So in practice, that means I should be able to look at my past skill level from the lens of my current skill level. My 2017-self was on to a lot of things that seemed reasonable to him at the time, and then as time went on, he got to have deeper insights that explained why those things seemed reasonable.

In other words, your ontologies should be backwards-compatible: If you update towards what you feel is reasonable, then later, you should have more-fleshed out explanations for why those things were reasonable. Those explanations will contain new things that you feel are reasonable, and will still need more fleshing out, but you can expect that will happen.

Essentially, “ontologies should be backwards-compatible” is telling you more what to expect, rather than urging you to make sure they are prudently.


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3 comments, sorted by Click to highlight new comments since: Today at 7:21 AM

One-Magisterium Bayes argues for “strong Bayesianism” as an ontology, as opposed to using it “toolbox-style

You're either saying something strange about Bayes, or using "ontology" weirdly. By the ordinary meaning of ontology, Bayes isn't ontology, and is more like epistemology. A model of the world, what ontology usually means, is something you get out of an epistemology.

The first post, Mode Collapse and the Norm One Principle, is—in layman’s terms—an argument that we should promote discussion norms that discourage information-less criticism.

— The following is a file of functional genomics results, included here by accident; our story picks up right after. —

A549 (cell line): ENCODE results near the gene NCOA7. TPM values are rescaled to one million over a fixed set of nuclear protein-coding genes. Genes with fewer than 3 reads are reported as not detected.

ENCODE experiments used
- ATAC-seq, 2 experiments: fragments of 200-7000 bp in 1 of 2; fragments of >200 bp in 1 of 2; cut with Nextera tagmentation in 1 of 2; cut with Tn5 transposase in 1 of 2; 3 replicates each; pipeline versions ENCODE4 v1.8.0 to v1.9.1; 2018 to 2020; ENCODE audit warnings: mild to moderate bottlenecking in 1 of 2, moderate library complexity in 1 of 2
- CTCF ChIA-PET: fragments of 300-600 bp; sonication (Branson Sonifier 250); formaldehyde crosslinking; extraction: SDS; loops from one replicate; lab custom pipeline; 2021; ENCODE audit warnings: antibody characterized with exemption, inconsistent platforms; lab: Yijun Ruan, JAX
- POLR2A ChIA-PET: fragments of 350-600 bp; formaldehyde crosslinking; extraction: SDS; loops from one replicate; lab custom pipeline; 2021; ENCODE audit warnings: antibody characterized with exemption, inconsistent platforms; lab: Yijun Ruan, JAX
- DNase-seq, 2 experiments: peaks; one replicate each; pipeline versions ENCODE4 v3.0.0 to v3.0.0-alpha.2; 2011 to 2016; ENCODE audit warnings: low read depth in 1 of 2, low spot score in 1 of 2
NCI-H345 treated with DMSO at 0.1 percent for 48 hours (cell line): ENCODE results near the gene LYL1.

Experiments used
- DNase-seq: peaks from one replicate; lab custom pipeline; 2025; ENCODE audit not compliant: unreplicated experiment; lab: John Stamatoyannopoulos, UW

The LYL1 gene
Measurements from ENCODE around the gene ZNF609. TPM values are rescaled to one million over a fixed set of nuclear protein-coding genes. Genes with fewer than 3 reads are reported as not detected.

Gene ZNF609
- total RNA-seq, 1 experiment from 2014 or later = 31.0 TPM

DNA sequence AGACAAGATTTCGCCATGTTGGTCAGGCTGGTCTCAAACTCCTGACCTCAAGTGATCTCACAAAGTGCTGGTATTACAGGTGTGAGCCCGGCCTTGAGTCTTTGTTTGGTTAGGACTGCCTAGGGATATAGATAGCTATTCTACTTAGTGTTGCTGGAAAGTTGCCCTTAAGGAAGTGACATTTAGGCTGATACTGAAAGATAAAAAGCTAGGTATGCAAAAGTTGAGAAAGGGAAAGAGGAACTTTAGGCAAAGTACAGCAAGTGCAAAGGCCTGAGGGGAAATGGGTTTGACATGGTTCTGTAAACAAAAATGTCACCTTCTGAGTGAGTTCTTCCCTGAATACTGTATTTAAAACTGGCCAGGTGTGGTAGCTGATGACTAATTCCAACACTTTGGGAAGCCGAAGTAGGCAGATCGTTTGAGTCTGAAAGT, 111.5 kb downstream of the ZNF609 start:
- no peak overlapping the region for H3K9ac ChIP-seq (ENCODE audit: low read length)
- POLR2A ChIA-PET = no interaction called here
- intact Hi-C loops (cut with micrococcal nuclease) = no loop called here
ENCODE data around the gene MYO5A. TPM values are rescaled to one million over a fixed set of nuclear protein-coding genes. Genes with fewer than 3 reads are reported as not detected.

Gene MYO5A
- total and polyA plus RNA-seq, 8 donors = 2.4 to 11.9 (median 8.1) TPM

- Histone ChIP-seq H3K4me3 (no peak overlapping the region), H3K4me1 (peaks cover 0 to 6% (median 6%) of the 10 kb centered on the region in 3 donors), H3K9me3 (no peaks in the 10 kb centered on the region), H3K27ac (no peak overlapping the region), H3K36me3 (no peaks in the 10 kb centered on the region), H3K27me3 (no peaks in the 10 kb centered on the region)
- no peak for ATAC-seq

I'm not a fan of it myself, but sometimes the problem is that something is "not even wrong".

In particular, the reader can't always tell if ordinary things are being said in strange language , or strange things things are being said in ordinary language.

I appreciate the sentiment but I find something odd about expecting ontology to be backwards compatible. Sometimes there are big, insightful updates that reshape ontology. Those are sometimes not compatible with the old ontology, except insofar as both were attempting to model approximately the same reality. As an example, at some point in the past I thought of people has having character traits, now I think of character traits as patters I extract from observed behavior and not something the person has. The new ontology doesn't seem backwards compatible to me, except that it's describing the same reality.

There's a LOT of detail that the word "compatible" obscures.  Obviously, they're not identical, so they must differ in some ways.  This will always and intentionally make them incompatible on some dimensions.  "compatible for what purpose" is the key question here.

I'd argue that your character-traits example is very illustrative of this.  To the extent that you use the same clustering of trait definitions, that's very compatible for many predictions of someone's behavior.  Because the traits are attached differently in your model, that's probably NOT compatible for how traits change over time.  There are probably semi-compatible elements in there, as well, such as how you picture uncertainty about or correlation among different trait-clusters.